Really? Erica’s brows dipped. They’d met, like, five seconds ago.

Brennan lowered his eyes. “Your father’s a good friend of mine.” He looked up again. “I consider his family my own.”

Erica’s frown only deepened. Her father had friends? Close ones? It was hard to imagine. “I’m sure that’s very, uh, nice of you, but I don’t know. I really hadn’t planned…” Anything. She’d left in such emotional disarray that she’d neglected to determine a number of critical details. In the back of her mind, she’d probably assumed she’d stay in her father’s house. She’d thought Liam would be there, too, with— “Where’s Clint?”

Brennan glanced toward Liam. A silent communication passed between the two of them.

“Clint is…having some issues,” Brennan carefully explained. “He didn’t think it would be a good idea for Liam to be around until he can, uh, resolve them.”

Issues. A powerful shaft of fear struck Erica. Not— Surely Clint would know better than to go that route. Hoarsely, she asked, “What’s the problem?”

“Uh…” Brennan was clearly hesitant to blab, but a look of horror came into his expression when he caught Erica’s eye. “Oh, no. Not drugs or alcohol— It’s marital issues. He’s having some problems with his wife.”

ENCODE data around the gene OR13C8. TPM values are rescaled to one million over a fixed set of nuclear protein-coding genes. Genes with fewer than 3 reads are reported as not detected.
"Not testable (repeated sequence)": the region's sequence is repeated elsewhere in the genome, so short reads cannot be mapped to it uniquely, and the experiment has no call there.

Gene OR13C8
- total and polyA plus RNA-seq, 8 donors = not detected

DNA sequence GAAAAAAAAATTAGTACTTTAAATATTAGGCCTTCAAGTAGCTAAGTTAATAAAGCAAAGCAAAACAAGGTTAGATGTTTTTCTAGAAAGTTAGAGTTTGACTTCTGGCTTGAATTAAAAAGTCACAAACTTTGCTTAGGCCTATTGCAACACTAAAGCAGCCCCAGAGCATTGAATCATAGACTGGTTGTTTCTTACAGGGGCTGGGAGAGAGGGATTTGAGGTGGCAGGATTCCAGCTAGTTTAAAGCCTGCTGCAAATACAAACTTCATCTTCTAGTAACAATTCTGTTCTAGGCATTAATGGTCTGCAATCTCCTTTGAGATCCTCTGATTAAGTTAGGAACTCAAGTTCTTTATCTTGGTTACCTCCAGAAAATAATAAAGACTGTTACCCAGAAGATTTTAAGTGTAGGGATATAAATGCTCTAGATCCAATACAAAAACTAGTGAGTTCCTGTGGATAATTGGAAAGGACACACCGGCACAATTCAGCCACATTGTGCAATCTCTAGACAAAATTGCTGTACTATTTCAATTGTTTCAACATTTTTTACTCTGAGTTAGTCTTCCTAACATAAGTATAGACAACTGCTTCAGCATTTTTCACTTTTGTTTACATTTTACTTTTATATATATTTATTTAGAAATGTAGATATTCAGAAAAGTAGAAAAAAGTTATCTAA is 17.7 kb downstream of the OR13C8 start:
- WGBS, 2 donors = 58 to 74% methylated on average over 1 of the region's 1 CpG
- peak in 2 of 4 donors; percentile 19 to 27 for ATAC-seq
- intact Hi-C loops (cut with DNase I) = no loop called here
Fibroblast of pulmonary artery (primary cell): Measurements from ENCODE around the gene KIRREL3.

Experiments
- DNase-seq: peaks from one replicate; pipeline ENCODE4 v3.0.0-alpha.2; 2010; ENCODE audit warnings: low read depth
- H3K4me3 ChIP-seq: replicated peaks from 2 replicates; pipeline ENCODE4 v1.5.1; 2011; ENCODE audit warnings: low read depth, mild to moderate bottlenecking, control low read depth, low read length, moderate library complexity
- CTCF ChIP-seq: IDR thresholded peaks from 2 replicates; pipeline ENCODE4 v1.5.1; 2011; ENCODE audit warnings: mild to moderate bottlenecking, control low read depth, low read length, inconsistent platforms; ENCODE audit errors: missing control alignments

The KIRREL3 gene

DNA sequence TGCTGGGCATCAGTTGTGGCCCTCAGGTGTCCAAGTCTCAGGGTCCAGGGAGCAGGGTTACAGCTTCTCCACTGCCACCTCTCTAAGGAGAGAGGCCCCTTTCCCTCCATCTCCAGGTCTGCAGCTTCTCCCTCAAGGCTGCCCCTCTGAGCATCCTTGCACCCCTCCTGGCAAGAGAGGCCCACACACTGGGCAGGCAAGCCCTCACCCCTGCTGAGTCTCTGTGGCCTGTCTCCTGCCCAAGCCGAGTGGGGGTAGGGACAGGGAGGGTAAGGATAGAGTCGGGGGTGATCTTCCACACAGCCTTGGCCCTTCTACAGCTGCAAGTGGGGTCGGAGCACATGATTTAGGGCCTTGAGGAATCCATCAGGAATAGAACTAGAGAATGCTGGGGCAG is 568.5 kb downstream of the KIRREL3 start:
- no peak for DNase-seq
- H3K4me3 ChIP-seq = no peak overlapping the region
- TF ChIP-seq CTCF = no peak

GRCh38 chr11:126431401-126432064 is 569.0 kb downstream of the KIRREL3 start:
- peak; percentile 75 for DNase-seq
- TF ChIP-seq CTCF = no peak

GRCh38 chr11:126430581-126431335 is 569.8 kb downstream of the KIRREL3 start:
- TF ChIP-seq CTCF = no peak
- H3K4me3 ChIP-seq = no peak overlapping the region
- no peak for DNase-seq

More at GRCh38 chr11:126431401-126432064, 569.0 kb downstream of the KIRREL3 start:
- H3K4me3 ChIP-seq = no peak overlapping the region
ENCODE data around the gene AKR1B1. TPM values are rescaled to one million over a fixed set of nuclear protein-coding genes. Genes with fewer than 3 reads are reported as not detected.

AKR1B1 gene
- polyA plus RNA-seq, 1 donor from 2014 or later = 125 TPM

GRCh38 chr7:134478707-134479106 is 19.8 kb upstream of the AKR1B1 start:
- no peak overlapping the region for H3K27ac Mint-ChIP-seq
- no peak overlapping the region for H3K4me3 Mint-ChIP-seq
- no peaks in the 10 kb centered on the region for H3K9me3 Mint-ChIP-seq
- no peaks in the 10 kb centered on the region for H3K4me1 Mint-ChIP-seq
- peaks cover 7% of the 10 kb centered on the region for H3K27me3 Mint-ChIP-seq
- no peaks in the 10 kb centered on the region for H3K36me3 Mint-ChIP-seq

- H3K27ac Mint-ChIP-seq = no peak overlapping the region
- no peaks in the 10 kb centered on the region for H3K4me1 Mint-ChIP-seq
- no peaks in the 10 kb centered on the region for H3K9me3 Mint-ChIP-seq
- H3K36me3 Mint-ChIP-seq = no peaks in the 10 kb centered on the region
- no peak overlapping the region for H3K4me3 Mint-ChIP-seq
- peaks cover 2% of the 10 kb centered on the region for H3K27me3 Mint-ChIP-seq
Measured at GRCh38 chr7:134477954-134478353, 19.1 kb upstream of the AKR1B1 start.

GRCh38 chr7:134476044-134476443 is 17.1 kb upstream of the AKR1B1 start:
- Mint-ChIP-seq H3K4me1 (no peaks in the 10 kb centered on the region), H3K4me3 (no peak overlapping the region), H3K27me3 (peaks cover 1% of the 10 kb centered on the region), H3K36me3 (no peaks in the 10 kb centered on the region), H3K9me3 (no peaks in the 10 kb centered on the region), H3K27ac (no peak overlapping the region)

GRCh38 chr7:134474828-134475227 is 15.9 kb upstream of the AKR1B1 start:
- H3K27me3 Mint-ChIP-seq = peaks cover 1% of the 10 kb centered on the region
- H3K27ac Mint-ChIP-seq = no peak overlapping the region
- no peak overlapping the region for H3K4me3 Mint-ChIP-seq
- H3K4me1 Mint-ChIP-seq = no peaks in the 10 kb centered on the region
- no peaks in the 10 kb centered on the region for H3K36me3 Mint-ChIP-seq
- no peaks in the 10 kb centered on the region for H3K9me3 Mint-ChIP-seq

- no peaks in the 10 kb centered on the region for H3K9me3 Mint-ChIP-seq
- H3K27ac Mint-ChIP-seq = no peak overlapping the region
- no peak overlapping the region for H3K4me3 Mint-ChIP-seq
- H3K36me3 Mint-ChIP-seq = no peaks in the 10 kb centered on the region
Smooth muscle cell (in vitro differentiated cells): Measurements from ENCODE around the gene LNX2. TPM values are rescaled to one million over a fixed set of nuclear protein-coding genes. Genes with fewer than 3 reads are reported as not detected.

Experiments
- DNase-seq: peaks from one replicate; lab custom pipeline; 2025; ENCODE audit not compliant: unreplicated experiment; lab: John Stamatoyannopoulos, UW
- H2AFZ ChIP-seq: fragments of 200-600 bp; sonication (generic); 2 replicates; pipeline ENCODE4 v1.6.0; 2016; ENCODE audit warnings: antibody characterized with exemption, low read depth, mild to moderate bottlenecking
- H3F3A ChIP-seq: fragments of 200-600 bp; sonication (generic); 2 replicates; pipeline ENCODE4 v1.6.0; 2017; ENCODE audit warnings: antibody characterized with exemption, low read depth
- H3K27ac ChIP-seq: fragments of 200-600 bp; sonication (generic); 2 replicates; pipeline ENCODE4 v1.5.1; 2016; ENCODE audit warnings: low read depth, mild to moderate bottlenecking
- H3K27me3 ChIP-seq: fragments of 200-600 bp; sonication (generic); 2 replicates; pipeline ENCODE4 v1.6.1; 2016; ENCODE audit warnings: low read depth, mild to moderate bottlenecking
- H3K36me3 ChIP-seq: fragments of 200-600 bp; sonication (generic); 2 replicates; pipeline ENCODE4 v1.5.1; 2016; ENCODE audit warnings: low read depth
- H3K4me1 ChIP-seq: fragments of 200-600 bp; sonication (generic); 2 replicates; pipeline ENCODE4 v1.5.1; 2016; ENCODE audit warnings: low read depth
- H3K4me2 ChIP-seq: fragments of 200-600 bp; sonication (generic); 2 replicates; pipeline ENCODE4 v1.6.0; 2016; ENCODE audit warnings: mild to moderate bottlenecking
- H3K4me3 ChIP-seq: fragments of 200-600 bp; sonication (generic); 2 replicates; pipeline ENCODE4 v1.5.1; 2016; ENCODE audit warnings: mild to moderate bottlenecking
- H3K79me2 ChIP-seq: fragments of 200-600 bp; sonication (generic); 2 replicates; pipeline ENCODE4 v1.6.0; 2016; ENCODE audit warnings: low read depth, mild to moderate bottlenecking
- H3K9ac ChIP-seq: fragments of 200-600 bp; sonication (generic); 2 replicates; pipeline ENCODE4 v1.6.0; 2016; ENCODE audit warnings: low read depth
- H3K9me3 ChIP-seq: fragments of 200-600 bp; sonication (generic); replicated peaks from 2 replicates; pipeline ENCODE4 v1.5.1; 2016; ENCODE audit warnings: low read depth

“Soon to be ex-wife,” Liam muttered. “We hope.”

“Oh.” At least it wasn’t alcohol. But Erica’d had no idea Clint’s marriage was in trouble. She’d actually never met Clint’s wife, Judy. They’d married in a big hurry two years ago, and Clint rarely mentioned her when he called or emailed. But if the two of them were having difficulties, then it made sense Liam would be staying with a neighbor instead of with his older brother in an unsettled household.

But what was Erica supposed to do?

The Brennan fellow again seemed to sense what she was thinking. He spoke slowly. “I suppose…you and Liam can move back into your father’s house.” He glanced toward Liam. “Now that your sister’s here, you can go back home, to your own room and everything.”